Jacqueline Hélion (the artist’s wife)
Galerie Karl Flinker, Paris
Private collection, since 1981
Paris, Grand Palais, Hommage à Christian et Yvonne Zervos, 11 December 1970 - 18 January 1971
Andros, Museum of Contemporary Art, Basil and Elise Goulandris Foundation, Glancing at the Century, 28 June - 20 September 1998, p. 108, ill. p. 109
Although a leading figure of abstraction both at artistic and theoretical level (as a co-founder of Concrete Art group which evolved and subsequently was called the Abstraction – Creation group), from 1933 Jean Hélion gradually distanced himself from this form of art. He rather took an interest in more natural forms, letting his compositions be invaded by curves visible in nature. Later on, curves made way for more condensed forms, more emphasized volumes. The third dimension began to appear, allowing to unveil the first drafts of human or nature-like figures. Thanks to dark backgrounds and colour modulations, he created depth and reintroduced through it perspective. His colour palette changed as well: it became more complex while heading towards more mixed, and therefore milder tones. One is surprised to identify, here and there, parts of the human body such as limbs and heads.
Blue Composition, a sublime work of that period, carried out between Paris and the painter’s studio in Virginia, USA, makes no exception to this new rule. An enormous face seems to arise with the right eye open, the left one closed and a white mouth covered with black. This first draft of portrayal in no way should make us forget the purely abstract nature of this painting. However, the skilful insertion of anthropomorphism that the painter performs therein, justifies the existence of these a priori irregular forms.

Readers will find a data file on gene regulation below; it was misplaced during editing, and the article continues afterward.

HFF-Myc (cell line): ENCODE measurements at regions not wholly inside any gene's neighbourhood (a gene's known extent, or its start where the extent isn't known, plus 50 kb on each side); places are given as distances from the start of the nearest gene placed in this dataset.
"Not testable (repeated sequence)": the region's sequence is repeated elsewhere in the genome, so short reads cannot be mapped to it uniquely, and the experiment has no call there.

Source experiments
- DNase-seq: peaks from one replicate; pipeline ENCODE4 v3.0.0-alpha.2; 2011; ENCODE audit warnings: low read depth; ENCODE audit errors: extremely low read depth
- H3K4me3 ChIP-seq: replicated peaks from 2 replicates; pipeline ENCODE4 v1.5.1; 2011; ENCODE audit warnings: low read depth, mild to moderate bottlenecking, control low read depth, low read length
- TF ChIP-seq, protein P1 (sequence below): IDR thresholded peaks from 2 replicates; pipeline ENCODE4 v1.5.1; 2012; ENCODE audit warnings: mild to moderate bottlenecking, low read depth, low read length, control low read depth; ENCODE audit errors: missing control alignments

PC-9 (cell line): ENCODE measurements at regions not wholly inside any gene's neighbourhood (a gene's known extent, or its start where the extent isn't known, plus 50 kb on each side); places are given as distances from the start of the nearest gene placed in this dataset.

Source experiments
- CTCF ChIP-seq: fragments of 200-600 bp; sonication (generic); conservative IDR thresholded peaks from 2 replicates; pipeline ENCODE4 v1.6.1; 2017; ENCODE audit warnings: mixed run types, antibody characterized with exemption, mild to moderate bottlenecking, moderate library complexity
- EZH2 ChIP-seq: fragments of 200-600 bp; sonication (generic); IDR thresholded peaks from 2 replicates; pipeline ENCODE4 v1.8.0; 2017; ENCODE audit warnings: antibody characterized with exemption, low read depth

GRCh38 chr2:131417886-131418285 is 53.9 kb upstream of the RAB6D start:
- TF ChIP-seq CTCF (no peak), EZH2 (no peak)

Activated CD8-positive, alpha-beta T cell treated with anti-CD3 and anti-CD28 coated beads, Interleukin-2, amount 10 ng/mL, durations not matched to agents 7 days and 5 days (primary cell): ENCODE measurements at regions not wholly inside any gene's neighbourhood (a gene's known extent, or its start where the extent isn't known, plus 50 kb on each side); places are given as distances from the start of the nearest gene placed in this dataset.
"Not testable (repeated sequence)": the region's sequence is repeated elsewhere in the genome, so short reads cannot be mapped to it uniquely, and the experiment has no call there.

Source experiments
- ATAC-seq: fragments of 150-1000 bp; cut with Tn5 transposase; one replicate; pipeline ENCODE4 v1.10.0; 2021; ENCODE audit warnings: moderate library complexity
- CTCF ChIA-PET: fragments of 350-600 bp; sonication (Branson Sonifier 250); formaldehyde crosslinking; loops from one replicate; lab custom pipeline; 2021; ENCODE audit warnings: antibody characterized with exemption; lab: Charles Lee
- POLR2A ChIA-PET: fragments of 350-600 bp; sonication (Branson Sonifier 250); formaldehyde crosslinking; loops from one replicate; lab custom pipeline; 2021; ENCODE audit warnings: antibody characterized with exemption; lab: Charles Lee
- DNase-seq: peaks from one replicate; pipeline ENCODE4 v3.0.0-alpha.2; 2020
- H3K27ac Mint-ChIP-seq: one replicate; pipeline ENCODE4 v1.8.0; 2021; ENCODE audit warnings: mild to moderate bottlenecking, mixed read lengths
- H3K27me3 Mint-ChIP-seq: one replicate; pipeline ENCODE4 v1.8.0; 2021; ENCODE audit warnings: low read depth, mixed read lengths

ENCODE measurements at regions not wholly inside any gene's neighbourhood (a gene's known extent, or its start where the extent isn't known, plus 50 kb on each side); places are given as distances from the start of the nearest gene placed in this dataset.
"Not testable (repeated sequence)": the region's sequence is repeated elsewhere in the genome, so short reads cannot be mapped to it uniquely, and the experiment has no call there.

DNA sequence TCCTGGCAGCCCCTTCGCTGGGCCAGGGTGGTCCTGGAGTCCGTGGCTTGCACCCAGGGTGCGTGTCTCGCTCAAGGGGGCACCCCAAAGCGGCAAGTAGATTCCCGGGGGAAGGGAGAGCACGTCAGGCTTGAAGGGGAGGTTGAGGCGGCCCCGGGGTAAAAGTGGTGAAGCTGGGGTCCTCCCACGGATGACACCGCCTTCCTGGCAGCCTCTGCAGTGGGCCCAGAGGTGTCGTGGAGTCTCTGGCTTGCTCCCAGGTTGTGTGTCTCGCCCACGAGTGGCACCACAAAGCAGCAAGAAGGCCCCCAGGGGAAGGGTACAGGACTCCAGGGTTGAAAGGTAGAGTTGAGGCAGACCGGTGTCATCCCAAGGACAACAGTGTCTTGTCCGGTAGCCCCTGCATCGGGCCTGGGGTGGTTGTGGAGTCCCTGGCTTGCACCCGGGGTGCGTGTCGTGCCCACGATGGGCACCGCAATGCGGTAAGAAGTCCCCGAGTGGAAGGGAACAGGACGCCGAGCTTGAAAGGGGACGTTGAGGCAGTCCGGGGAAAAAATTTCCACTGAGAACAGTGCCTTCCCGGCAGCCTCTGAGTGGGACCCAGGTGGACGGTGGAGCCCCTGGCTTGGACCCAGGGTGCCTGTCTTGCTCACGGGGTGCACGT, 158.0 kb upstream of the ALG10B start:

Blue composition is distinguished by a mastery of the stroke, the colour and the form. Hélion, despite his colleagues’ influence, had moved towards an entirely personal way of painting, which attracts as much as it intrigues. The serene aspect of his compositions, where nature and painting have found a completely innovative balance, in any way reveals the inner tumult that their creator was going through. His quest for a pictorial ideal, which had always been accompanied by the search for the ideal of humanity itself, cannot come to terms with the rise of a political turmoil that would soon set Europe on fire. Blue composition serves as a farewell to this still falsely trouble-free pre-war world, devoured by concern but supported by hope.